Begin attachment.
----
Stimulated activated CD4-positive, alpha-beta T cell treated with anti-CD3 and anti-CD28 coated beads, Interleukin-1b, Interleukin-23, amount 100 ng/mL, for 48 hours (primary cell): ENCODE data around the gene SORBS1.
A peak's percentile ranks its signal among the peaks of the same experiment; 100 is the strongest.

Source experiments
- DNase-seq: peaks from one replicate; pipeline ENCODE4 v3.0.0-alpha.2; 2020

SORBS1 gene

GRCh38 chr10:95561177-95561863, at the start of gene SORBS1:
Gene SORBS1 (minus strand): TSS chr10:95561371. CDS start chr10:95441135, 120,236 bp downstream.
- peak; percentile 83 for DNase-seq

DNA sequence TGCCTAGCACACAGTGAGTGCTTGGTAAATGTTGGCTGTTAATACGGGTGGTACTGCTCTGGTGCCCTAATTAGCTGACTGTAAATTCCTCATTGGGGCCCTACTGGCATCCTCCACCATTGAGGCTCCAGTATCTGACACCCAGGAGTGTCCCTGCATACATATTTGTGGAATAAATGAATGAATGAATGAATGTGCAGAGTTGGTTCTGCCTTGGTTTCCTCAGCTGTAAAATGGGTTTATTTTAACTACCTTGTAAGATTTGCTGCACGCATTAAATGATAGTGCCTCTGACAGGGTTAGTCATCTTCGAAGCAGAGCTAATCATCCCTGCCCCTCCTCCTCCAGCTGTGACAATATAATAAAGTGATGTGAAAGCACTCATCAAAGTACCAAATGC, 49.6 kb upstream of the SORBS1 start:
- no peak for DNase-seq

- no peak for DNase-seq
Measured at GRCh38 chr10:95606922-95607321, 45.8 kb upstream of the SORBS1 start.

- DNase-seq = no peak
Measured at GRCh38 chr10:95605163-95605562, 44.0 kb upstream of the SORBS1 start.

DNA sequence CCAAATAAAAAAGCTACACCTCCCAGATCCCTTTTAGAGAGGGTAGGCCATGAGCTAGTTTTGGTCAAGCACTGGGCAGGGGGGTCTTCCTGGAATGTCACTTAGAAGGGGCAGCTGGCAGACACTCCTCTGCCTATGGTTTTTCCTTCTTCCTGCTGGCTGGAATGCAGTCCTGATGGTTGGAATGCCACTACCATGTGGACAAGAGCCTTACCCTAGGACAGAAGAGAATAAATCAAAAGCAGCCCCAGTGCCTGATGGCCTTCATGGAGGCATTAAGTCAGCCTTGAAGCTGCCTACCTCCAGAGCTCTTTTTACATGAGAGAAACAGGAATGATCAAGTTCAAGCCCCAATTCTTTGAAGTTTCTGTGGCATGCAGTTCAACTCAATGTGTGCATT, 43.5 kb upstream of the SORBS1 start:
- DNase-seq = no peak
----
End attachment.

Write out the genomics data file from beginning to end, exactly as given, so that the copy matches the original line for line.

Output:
Stimulated activated CD4-positive, alpha-beta T cell treated with anti-CD3 and anti-CD28 coated beads, Interleukin-1b, Interleukin-23, amount 100 ng/mL, for 48 hours (primary cell): ENCODE data around the gene SORBS1.
A peak's percentile ranks its signal among the peaks of the same experiment; 100 is the strongest.

Source experiments
- DNase-seq: peaks from one replicate; pipeline ENCODE4 v3.0.0-alpha.2; 2020

SORBS1 gene

GRCh38 chr10:95561177-95561863, at the start of gene SORBS1:
Gene SORBS1 (minus strand): TSS chr10:95561371. CDS start chr10:95441135, 120,236 bp downstream.
- peak; percentile 83 for DNase-seq

DNA sequence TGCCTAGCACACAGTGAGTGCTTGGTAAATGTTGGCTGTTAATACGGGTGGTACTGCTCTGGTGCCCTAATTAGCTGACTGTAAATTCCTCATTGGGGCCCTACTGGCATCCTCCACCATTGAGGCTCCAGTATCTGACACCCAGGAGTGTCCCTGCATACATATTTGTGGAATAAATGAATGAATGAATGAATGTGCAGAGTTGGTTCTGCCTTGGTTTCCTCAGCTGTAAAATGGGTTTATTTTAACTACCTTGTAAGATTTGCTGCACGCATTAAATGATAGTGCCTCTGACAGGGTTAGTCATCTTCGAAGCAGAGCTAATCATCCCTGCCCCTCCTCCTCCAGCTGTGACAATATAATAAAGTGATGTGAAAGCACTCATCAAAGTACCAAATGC, 49.6 kb upstream of the SORBS1 start:
- no peak for DNase-seq

- no peak for DNase-seq
Measured at GRCh38 chr10:95606922-95607321, 45.8 kb upstream of the SORBS1 start.

- DNase-seq = no peak
Measured at GRCh38 chr10:95605163-95605562, 44.0 kb upstream of the SORBS1 start.

DNA sequence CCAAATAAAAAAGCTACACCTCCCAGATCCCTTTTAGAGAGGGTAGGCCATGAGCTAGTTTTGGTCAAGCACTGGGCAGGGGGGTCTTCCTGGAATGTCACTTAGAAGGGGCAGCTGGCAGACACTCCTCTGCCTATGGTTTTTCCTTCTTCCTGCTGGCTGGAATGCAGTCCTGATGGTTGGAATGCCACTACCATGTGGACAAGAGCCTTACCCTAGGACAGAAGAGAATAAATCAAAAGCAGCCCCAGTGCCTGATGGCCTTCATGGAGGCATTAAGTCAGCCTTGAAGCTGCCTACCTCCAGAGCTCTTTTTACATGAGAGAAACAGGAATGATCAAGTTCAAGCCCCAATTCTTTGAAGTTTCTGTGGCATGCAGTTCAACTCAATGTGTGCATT, 43.5 kb upstream of the SORBS1 start:
- DNase-seq = no peak